Then October’s favourite teacher dies under suspicious circumstances, and no one is willing to listen to October when she says Mr. O’Shea didn’t kill himself. No one, that is, except the dead kids: Cyril, Morna, Tabetha, Kirby, and Derek, children from different times who have one thing in common–none of them know how they died. Together October and the ghosts form the Dead Kid Detective Agency to investigate Mr. O’Shea’s death, and his life. After all, who would want to kill a French teacher? Their investigation leads them all the way back to 1960s Quebec and the Front de liberation du Quebec, and the secrets of the teachers of Stickville.


I met Evan Munday at last year’s OLA Festival of Trees, where I helped him with his workshop. He was a lively presenter and he made his book sound really interesting, so I picked it up at the Word on the Street Festival and it finally made it to the top of my to-read pile (and by pile I mean mountain range). I’m glad I bought it- Munday tells an entertaining tale that sets the stage well for the following books (the second book Dial M for Morna has been released). Munday also drew the cartoons scattered throughout the book.

The book is set in modern times, but there are pieces of Canadian history throughout the book, since each of the dead kids is from a different era, and Mr. O’Shea’s death is connected to the FLQ. It’s worked in in an interesting way, and adds some humour when the kid from the 1700s tries to drive a car. The point of view switches between October and an omniscient narrator, which can be a bit much when it switches mid-chapter, but it usually adds to the humour. The mystery is well-built and the characters are lively and interesting, especially the dead ones. The living ones include the loyal friends, the mean girls, the good and bad teachers, and the distant relatives required of a young adult novel, but the familiar archetypes never feel stale. (Though just what is Stacey’s last name?)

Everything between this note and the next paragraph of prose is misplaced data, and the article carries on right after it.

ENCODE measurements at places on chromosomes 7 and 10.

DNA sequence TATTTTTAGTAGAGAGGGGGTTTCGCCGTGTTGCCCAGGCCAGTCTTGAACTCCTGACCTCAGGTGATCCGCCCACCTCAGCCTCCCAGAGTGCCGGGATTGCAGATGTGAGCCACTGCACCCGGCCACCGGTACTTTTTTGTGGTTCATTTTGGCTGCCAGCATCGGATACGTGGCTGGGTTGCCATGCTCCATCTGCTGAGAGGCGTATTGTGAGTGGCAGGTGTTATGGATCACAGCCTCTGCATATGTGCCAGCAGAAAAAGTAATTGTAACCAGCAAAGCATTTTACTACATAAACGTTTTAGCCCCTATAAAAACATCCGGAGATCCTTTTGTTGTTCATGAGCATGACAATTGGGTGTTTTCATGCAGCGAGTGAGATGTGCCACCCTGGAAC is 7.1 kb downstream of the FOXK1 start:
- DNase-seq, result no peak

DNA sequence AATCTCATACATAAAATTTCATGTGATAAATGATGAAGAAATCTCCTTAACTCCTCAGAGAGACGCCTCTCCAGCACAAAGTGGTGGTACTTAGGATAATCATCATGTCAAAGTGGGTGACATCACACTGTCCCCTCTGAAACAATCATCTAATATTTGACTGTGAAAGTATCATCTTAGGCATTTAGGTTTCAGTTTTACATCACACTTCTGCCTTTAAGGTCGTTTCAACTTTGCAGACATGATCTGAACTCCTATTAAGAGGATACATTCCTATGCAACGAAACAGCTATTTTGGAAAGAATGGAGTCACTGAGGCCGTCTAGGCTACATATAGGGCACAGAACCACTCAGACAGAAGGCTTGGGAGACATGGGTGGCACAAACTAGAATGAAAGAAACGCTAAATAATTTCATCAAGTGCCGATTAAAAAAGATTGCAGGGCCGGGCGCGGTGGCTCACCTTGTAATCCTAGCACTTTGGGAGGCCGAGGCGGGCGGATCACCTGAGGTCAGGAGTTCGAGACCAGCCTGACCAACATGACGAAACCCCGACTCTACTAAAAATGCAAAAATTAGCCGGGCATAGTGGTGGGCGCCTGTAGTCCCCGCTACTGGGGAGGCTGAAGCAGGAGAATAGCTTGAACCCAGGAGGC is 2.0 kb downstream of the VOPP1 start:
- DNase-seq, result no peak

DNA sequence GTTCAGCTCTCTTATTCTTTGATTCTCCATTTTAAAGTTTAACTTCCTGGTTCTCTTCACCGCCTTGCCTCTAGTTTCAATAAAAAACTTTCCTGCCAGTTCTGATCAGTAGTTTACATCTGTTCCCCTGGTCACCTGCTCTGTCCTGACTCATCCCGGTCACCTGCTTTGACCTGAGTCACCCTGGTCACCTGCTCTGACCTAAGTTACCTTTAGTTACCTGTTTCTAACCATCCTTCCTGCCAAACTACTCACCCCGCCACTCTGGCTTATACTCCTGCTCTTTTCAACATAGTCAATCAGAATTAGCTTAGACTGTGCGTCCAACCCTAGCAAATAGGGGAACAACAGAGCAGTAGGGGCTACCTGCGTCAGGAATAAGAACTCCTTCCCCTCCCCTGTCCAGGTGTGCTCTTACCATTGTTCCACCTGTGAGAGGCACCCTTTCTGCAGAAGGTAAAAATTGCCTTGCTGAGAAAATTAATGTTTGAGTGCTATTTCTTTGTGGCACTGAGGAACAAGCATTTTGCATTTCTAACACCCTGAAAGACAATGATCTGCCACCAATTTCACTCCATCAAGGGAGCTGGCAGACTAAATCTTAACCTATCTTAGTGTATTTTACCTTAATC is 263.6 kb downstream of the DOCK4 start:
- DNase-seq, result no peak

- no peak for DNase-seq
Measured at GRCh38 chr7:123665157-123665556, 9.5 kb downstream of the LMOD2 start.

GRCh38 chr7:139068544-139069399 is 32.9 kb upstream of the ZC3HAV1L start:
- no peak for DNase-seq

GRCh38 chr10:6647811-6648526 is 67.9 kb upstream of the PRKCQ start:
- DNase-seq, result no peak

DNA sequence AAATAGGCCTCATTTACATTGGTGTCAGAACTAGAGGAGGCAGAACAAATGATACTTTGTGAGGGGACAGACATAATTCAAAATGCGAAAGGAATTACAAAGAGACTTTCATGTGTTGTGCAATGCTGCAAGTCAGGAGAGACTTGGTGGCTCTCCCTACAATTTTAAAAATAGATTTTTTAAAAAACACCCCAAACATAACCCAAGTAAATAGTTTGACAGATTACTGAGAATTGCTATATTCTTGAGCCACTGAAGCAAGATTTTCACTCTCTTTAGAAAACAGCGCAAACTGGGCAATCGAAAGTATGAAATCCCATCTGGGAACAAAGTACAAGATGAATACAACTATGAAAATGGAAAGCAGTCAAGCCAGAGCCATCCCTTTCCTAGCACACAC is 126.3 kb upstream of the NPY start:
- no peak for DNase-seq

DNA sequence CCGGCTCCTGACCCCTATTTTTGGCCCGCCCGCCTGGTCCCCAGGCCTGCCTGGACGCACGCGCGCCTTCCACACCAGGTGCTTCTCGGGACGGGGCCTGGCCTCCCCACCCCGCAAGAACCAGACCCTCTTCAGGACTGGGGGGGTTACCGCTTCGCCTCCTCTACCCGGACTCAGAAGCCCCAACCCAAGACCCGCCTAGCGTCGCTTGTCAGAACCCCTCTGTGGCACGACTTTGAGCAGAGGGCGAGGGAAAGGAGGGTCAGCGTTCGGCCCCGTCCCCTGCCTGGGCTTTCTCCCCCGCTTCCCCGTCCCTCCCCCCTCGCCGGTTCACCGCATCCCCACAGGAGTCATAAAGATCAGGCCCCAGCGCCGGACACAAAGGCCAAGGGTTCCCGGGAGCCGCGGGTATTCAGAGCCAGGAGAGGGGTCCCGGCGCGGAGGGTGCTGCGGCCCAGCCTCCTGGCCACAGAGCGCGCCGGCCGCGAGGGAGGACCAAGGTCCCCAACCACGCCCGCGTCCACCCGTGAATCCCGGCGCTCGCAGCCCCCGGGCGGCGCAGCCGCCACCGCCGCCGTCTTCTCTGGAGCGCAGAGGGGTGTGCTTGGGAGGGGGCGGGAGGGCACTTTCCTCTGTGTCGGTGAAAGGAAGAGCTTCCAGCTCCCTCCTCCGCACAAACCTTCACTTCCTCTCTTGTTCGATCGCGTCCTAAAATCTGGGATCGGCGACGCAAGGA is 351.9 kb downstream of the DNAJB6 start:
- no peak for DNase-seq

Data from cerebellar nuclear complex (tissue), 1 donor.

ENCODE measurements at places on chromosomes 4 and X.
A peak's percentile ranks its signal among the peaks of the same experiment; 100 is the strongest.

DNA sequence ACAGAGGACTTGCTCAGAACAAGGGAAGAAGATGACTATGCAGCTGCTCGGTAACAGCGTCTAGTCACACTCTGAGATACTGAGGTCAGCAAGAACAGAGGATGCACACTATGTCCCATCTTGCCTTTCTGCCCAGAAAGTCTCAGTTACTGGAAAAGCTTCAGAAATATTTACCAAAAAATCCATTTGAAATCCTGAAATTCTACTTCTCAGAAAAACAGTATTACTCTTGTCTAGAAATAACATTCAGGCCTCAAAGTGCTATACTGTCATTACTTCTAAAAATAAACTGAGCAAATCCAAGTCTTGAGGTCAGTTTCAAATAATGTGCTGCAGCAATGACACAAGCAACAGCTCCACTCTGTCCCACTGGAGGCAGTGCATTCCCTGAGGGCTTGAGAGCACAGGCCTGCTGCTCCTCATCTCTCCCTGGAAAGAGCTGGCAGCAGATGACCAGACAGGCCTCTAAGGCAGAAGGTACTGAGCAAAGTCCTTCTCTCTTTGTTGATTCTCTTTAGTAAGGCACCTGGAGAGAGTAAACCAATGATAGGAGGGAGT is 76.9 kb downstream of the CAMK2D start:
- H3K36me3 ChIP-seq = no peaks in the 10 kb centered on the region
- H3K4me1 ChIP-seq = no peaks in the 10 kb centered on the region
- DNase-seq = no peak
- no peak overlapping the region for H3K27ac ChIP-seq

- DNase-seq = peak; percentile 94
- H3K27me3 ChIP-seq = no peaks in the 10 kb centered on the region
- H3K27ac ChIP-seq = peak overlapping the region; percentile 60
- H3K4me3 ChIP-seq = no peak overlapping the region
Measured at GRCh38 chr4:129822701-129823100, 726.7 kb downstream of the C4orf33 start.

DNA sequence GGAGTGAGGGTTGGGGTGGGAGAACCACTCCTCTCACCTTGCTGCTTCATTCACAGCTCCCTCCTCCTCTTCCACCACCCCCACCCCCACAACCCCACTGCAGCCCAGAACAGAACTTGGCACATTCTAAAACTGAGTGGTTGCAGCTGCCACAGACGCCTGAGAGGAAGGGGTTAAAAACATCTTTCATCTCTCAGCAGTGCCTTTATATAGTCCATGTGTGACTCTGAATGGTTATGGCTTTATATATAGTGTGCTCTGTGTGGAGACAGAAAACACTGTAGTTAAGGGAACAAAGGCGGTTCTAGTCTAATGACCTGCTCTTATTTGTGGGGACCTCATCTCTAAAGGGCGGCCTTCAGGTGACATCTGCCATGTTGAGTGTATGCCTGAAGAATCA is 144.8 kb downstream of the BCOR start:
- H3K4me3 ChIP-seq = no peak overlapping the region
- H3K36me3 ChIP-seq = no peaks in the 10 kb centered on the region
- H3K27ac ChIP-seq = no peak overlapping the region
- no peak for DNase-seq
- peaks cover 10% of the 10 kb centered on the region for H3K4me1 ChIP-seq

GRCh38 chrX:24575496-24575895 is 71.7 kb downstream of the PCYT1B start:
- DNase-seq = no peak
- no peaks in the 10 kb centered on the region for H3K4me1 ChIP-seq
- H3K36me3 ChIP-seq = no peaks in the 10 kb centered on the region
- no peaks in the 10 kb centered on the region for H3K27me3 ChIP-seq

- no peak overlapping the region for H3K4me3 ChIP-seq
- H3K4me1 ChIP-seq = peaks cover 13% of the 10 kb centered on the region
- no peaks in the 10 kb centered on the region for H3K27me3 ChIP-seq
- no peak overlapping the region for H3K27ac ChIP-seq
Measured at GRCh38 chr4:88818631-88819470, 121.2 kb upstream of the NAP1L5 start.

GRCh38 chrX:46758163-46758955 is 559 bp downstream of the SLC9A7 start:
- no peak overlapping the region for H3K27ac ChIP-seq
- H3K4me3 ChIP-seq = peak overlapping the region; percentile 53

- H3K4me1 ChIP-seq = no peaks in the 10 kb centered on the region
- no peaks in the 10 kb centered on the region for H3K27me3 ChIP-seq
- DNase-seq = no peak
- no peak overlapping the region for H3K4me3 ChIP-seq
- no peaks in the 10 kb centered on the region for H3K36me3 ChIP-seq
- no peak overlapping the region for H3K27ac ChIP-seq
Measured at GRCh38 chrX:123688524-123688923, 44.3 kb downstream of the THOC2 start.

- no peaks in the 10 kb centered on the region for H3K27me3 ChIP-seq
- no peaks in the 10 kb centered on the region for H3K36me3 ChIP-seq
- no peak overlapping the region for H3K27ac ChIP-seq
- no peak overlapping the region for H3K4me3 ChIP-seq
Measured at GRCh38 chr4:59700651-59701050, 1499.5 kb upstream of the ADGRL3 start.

At 300 pages this isn’t a terribly quick read, but it’s a fun one, even when Munday is sneakily trying to make you learn things–I mean, knowledge of A-ha is important to musical history, so he can probably be forgiven for the other history bits. (Whaddaya mean, who’s A-ha? Kids, sheesh.) A good read for anyone who likes their protagonist to be pop-culture saavy and quick with a quip (Buffy Summers, how I miss you!), as well as those who like their characters to not understand how the metal cart moves without a horse.


October Schwartz is not dead.

Now, there are plenty of dead folks in this book (you read the title before starting the book, right?), it’s just that October Schwartz does not happen to be one of them. That said, it was her first day at Sticksville Central High School, and she sort of wished she were dead.

October had moved to Sticksville only a month earlier, and she didn’t know anyone yet, unless you counted her dad and maybe the Korean lady who sold her gum at the convenience store. She’d spent the month of August reading in the cemetery behind their house and working on writing her own book. So her first day of high school was even more nerve-wracking than it was for most of the students at Sticksville Central. The way she figured it, everybody was going to hate her. They certainly had in her old town. Why should this one be any different?

There were plenty of reasons for the average high school student to hate her: she wasn’t chubby, but she wasn’t not chubby, which, to those naturally inclined to be unpleasant people, meant she was fat. Also, she wore more black eyeliner than most — barring only silent film actresses, really. Add to that the natural black hair she’d inherited from her mom and her affinity for black clothing, and she was like a walking teen vampire joke waiting to happen.